Wood or Gas? Which Type of Fireplace is Best for You?
It’s hard to beat the cozy feeling of snuggling near a fireplace on a cold winter night. But, if you’re clamoring to add a fireplace to your home, you’ll quickly discover that it’s easy to be overwhelmed with the myriad of options.
One of your first decisions is the type of fuel you’ll want to use—wood or gas. Here are five of the most significant factors to consider when deciding what’s best for you and your home.
Igniting a gas fireplace is as simple as flipping a switch. Many newer models can be operated via a smart home app. It’s easy to control the size of the flame, and a gas fireplace won’t produce smoke or ash, so they're easy to keep clean.
In contrast, operating a wood fireplace involves sourcing your wood, splitting it, and curing it for an optimal, clean burn. Once a fire burns hotly, a wood fireplace with good ventilation shouldn’t produce smoke. But every wood fire will produce ash, which needs to be removed periodically.
Gas fireplaces are warm and inviting, but for some homeowners, the only reason to have a fireplace is to enjoy the sights of real flames and glowing embers, the sounds of crackling wood, and the distinct odor of burning wood.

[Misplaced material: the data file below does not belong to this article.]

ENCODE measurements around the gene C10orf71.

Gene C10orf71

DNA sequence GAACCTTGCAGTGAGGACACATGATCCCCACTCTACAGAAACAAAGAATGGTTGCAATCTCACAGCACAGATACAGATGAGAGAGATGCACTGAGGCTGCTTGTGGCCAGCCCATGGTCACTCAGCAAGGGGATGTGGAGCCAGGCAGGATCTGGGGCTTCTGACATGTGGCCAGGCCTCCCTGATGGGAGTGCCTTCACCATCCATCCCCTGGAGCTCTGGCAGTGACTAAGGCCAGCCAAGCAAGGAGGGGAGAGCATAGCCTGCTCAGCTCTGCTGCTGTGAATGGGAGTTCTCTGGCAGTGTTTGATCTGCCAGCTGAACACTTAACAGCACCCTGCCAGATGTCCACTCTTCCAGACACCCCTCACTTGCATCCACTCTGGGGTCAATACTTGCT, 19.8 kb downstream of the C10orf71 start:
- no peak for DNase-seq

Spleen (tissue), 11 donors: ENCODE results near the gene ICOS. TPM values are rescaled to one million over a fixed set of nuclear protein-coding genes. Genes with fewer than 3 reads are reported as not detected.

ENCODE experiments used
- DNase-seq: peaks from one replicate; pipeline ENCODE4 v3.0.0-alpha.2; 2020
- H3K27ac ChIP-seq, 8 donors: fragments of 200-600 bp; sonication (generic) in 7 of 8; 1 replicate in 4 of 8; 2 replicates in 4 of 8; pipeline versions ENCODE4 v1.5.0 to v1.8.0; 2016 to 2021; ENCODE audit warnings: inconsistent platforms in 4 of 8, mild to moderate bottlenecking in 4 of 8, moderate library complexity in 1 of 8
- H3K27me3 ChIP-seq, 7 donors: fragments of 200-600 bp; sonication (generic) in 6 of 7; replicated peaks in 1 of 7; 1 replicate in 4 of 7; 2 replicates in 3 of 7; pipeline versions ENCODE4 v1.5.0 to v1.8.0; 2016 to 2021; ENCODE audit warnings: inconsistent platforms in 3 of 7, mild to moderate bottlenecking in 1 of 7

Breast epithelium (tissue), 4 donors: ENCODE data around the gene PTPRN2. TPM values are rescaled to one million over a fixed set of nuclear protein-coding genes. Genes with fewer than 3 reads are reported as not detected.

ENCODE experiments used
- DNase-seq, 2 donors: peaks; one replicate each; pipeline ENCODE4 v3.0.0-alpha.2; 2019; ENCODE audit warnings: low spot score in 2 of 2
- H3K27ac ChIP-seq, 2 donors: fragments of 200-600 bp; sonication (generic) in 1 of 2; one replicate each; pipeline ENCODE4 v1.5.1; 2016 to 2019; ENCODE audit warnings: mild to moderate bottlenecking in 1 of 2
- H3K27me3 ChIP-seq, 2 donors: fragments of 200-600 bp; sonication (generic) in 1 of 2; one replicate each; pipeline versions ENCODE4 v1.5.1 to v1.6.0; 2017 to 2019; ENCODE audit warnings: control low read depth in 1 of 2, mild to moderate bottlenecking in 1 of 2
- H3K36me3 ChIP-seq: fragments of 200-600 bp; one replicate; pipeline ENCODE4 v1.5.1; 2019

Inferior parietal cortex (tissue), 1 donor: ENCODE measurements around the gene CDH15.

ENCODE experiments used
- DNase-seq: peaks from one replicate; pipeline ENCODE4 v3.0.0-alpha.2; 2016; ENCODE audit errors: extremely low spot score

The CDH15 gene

Gas fireplaces are typically easier to maintain. However, owners will need to clean the glass periodically, and the unit may need to be recalibrated occasionally.
On the other hand, wood fireplaces need to be cleaned and inspected more frequently. In addition to removing ashes, it’s essential to hire a chimney inspector annually to ensure soot and creosote haven’t accumulated to the point of potentially triggering a chimney fire. Again, burning clean wood can reduce this risk.
Initial installation costs vary widely for gas and wood fireplaces. According to HomeGuide, installing a wood-burning fireplace ranges from $1,900 to $3,300, whereas gas fireplaces cost $2,300 to $4,000. Masonry fireplaces are substantially more expensive.
The cost to operate each type of unit also fluctuates. Homeowners who can source their own wood will enjoy the lowest annual operating costs.
For gas fireplace owners, operating costs will depend on the current price of natural gas (or propane), as well as how much fuel is consumed, which is a function of how quickly fuel is used (the unit’s hourly BTU rate) and how often the unit is used.
5. Environmental Impact
Gas fireplaces emit fewer pollutants than wood fireplaces, but gas is not a renewable resource.
Even though burning wood releases more carbon dioxide into the atmosphere, wood is a renewable resource. Also, newer, greener units significantly improve the environmental impact of wood stoves and fireplaces.
A fireplace is a complicated purchase decision. After choosing wood or gas as your fuel source, you’ll also want to consider how to vent the fireplace and what features to include. Fortunately, manufacturers offer a wide range of options for every style and preference!